Will tomorrow's core banking systems run on open-source software?
Banks, long committed to keeping customer data private and their own code proprietary, are now opening up to fintechs and third-party developers in new ways.
Open-source projects are underway at Deutsche Bank, which made code from its Autobahn commercial banking software publicly available this fall, and at JPMorgan Chase, whose Quorum blockchain software is available in the open-source software repository GitHub.
As financial institutions experiment with new technologies, more are expected to adopt open-source software in place of commercial applications. Some may even explore open-source development themselves, as it offers access to a wider pool of developers who can not only work out bugs at no charge but write programs that will benefit bank customers.
The adoption of openness in all its forms is increasingly seen as a necessity in a digital world.
A global study by Accenture found that 99 of 100 payments executives at major banks said their bank intends to make large investments in open banking initiatives by 2020. Of those at North American banks, 63% believe that a move toward open banking is essential to compete with fintech startups and large technology firms, while 52% of all the executives surveyed said they would be forced to adopt open banking practices to keep up with other big banks, as a wave of digital transformation overtakes the industry as a whole.
Perhaps surprisingly, financial institutions are “viewing this opening up of the walls as an opportunity rather than a threat,” said Brett Goode, a managing director in the financial services practice at Accenture.
But something even more radical lies ahead.
This embrace of openness can — and, some experts say, should — go beyond peripheral tools and apps, to banks using open-source software for their core banking systems one day.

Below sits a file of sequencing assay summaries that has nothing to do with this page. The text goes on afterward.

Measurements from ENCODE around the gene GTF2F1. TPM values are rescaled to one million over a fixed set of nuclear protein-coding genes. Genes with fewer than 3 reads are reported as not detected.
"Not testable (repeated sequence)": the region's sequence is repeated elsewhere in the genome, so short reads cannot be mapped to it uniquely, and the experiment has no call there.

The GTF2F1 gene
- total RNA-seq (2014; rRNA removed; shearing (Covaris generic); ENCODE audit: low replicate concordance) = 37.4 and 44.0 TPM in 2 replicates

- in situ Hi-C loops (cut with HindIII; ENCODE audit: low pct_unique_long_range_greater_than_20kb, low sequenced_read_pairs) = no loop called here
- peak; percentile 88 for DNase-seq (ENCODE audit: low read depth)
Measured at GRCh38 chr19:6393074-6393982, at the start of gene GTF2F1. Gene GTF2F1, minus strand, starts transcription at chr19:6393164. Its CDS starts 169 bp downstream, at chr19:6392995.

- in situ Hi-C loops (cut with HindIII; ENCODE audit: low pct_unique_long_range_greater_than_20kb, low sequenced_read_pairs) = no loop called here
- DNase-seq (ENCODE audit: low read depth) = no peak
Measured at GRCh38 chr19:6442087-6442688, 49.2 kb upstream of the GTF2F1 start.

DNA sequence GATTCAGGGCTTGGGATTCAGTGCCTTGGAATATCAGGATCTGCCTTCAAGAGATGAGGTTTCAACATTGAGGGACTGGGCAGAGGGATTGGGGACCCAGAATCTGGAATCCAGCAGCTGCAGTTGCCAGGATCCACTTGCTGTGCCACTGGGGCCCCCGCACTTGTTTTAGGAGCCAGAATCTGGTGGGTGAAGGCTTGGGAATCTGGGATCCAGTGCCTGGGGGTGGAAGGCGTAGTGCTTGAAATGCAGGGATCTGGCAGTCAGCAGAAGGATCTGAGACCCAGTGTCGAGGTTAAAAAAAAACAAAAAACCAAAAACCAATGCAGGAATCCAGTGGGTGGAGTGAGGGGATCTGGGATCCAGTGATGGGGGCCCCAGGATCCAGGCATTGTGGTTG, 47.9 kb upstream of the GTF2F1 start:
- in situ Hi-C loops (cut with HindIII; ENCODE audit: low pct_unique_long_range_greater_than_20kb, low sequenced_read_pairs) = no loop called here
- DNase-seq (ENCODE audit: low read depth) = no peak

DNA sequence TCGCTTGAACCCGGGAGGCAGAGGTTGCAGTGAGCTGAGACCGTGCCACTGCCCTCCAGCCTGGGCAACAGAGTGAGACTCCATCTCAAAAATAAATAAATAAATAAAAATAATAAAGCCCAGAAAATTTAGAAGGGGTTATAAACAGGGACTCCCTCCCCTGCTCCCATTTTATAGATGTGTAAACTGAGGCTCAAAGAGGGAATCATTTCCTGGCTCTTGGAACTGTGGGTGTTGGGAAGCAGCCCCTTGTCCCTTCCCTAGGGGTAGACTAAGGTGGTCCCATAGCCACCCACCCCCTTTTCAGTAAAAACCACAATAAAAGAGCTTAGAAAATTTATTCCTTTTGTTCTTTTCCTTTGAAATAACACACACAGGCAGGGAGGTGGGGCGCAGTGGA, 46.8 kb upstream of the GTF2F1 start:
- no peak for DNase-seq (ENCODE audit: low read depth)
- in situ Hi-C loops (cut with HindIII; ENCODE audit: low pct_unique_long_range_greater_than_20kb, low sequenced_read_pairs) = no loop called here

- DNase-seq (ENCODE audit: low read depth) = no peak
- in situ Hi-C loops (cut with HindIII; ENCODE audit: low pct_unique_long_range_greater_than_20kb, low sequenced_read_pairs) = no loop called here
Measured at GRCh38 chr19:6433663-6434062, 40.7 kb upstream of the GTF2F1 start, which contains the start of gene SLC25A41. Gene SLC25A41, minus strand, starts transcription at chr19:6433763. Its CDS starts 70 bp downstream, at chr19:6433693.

Tech providers can show the way, at least in part. While banks are still leery of open-source software, the tech industry has been relying on it for years. Open-source projects like Linux have succeeded by harnessing the creativity of lots of individuals across the globe.
“With Linux, people started writing code because they wanted to; they were not even paid to do this. It’s like a bunch of artists collecting outside a wall and starting to paint the wall because they want to show off their skills,” said Suresh Ramamurthi, chairman and chief technology officer of the tech-forward CBW Bank in Weir, Kan.
Linux continued to evolve through crowdsourcing, with others pointing out and resolving bugs in the code as they used the software. Instead of a single company having to pour money into research and development, followed by quality assurance, “you got the best of everything with open source,” Ramamurthi said. “You got the best guys who were motivated to write for the sake of writing, other guys who were using it for the sake of using it, and testing it in every possible crazy scenario that you can think of — and out comes a platform that you, as a large enterprise, can use.”
A gateway drug
Open APIs may be a gateway drug for banks to delve into open source. CBW Bank has a marketplace, YLabs.io, where developers can go to build banking apps using CBW’s APIs. More than 250 developers, including some from the largest U.S. banks, are using it, said Ramamurthi, who is an ex-Google engineer.
The next step, he said, will be the bank letting people publish their apps and algorithms in the marketplace for others to use. Some of those may be open source. “That allows us to bring open source into the bank” without taking undue risk, Ramamurthi said. “That’s the power of the sandbox.”